The Importance of Having a Will in Place

Often when we mention to a person the importance of having a valid will in place they will say to us, “that’s a bit morbid” or, “I’m far too young for that”. However we can’t stress enough that it’s vital to have a will in place.

This is due to the fact that without a will to set out your wishes and how you would like your assets and belongings dealt with following your death, then your estate will be distributed according to the rules of intestacy instead.

What this means is that rather than your estate being distributed to those you care most about, or a cause that is important to you, it will instead be distributed according to a specific hierarchy that these rules of intestacy dictate. This hierarchy is applied strictly to every person, no matter what their personal circumstances were and do not take into account a person’s wishes in any form.

A few examples from these rules of intestacy include:

  • Where a person is survived by a legal spouse (including where the couple have separated, but not divorced) and there are no children, then the surviving spouse will receive 100% of the estate.
  • Where a person has no spouse and no children (for example, a young adult), then the parents of that person are each entitled to half of the estate, regardless of the relationship that existed, or did not exist, between the person and their parents.

The rules of intestacy can also apply partially to an estate, where one or more assets have not been properly dealt with by a will.

As you can see from the above examples the rules of intestacy may not deal with an estate in accordance with a person’s wishes, but this is how the law will treat an estate where a person does not have a valid will in place.

If you would like more assistance with preparing your will contact Icon Legal on 07 3399 6006, or email enquire@iconlegal.com.au.

Conveyancing tips – changes to Queensland property laws

On Monday 1 December 2014, the Property Agents and Motor Dealers Act 2000 (PAMDA) was repealed and the following four new pieces of Queensland legislation came into force:

  • Property Occupations Act 2014
  • Motor Dealers and Chattel Auctioneers Act 2014
  • Debt Collectors (Field Agents and Collection Agents) Act 2014
  • Agents Financial Administration Act 2014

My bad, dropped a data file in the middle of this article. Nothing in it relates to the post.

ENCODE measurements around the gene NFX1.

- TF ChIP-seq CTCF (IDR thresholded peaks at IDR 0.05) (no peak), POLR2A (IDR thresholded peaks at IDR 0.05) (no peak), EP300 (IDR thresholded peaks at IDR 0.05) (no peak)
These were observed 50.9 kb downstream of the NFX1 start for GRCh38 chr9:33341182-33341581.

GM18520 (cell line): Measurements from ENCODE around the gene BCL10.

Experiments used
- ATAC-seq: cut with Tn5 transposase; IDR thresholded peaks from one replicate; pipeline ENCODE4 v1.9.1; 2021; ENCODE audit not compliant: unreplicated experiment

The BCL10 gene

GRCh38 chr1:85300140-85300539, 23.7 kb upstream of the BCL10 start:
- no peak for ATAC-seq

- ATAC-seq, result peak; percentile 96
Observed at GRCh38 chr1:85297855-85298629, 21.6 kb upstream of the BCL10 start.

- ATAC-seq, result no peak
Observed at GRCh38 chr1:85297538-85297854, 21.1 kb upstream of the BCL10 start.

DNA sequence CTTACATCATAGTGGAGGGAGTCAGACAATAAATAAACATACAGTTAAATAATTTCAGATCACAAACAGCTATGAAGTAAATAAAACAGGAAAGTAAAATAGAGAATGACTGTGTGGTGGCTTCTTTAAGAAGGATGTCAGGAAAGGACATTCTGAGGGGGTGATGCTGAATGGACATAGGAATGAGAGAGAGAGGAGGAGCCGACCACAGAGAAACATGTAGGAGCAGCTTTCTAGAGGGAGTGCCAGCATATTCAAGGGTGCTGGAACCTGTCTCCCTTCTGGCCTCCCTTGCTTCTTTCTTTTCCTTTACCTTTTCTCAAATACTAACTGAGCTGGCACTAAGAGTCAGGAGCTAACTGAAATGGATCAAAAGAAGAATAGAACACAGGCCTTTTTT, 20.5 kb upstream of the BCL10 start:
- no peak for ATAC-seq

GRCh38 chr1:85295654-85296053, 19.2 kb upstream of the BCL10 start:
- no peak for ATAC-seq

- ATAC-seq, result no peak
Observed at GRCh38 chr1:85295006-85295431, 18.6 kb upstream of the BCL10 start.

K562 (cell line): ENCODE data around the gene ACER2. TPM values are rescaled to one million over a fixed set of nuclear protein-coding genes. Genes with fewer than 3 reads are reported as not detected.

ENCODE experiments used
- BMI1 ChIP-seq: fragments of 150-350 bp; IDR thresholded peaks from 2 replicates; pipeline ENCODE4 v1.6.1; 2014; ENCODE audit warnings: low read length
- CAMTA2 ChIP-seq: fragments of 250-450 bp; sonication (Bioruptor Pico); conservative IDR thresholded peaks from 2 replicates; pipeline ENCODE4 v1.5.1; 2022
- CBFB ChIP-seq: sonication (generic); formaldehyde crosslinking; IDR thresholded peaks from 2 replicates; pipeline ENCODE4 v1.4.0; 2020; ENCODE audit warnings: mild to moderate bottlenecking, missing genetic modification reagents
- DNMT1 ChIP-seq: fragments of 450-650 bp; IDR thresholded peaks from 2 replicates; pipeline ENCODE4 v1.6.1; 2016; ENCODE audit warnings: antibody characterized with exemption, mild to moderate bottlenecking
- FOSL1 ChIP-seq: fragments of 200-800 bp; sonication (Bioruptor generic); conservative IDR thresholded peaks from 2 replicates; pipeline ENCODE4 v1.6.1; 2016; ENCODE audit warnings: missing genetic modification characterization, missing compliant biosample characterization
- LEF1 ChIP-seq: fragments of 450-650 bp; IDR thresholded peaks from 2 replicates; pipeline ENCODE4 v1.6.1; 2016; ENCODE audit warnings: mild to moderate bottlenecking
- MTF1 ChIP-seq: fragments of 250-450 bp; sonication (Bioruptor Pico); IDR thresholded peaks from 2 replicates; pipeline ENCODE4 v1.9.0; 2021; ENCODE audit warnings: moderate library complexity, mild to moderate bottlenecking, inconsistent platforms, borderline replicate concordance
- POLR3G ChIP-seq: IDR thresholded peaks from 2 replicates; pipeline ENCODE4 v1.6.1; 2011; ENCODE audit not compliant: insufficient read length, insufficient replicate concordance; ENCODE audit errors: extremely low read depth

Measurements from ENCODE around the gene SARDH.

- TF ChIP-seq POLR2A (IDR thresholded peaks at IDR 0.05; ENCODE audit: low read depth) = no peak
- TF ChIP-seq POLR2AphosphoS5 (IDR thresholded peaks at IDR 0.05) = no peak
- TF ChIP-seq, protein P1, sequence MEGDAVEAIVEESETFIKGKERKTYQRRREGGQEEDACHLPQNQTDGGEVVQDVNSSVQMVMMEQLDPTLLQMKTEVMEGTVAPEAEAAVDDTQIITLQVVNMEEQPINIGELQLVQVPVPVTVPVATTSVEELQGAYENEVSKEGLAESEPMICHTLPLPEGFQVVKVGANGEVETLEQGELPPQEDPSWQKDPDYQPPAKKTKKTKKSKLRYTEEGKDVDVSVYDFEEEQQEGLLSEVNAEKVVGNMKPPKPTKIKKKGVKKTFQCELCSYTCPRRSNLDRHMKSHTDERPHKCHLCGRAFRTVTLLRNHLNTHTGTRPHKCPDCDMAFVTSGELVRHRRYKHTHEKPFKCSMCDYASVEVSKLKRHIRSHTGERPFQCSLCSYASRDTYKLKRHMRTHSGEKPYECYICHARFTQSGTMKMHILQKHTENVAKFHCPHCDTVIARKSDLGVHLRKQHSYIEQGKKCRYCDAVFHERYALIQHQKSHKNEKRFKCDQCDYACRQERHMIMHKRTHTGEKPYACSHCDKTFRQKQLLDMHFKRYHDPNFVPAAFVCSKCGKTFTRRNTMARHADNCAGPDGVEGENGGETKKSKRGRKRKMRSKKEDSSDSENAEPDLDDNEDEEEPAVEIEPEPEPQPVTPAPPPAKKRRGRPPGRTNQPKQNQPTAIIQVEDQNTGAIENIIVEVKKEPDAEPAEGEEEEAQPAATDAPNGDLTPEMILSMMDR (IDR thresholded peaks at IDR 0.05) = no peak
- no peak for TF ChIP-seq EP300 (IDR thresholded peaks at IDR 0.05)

PAMDA continues to apply to relevant contracts entered into prior to 1 December.

The Real Estate Institute of Queensland released new contracts to comply with the new laws, and the new form of contract must be used for any new contract entered into.

Aside from some practical tidying up of the contract and giving it a cleaner look, there are some changes that are relevant to agents and parties buying or selling property as follows:

  1. Changes to relevant forms:
  • Form 30C Warning Statement no longer exists for residential property contracts. The contract itself now contains the warning about obtaining legal advice and an independent valuation.  It also advises that a statutory cooling off period applies.
  • Form 14 Information Sheet for the Body Corporate and Community Management Act 1997 is no longer required to be attached.
  • Form 32a lawyer’s certificate has been abolished. A buyer can now waive or shorten the statutory cooling off period with written notice to the seller.
  1. Failure to comply with technical requirements are no longer an avenue for a buyer to terminate a contract or seek compensation. Instead, a breach of the new legislation may result in a fine from the government for $22,000 for an individual and $110,000 for a corporation.
  1. The requirement of giving notice to a buyer for vacant land that cannot be lawfully used for residential purposes has been removed (where previously a buyer could terminate a contract for failure to disclose this).
  1. Finally, a practical change allowing notices under the contract to be sent by email is a welcome change.

The new contracts have also tightened up the requirements for them to be completed more fully and accurately.  An example is that it will no longer be acceptable to insert words such as ‘refer to title’ or similar in the encumbrances section.  All title encumbrances must be accurately stated in the contract.

Above are some of the main changes, but many others have also come in effect.  If you would like to find out more, please don’t hesitate to contact us.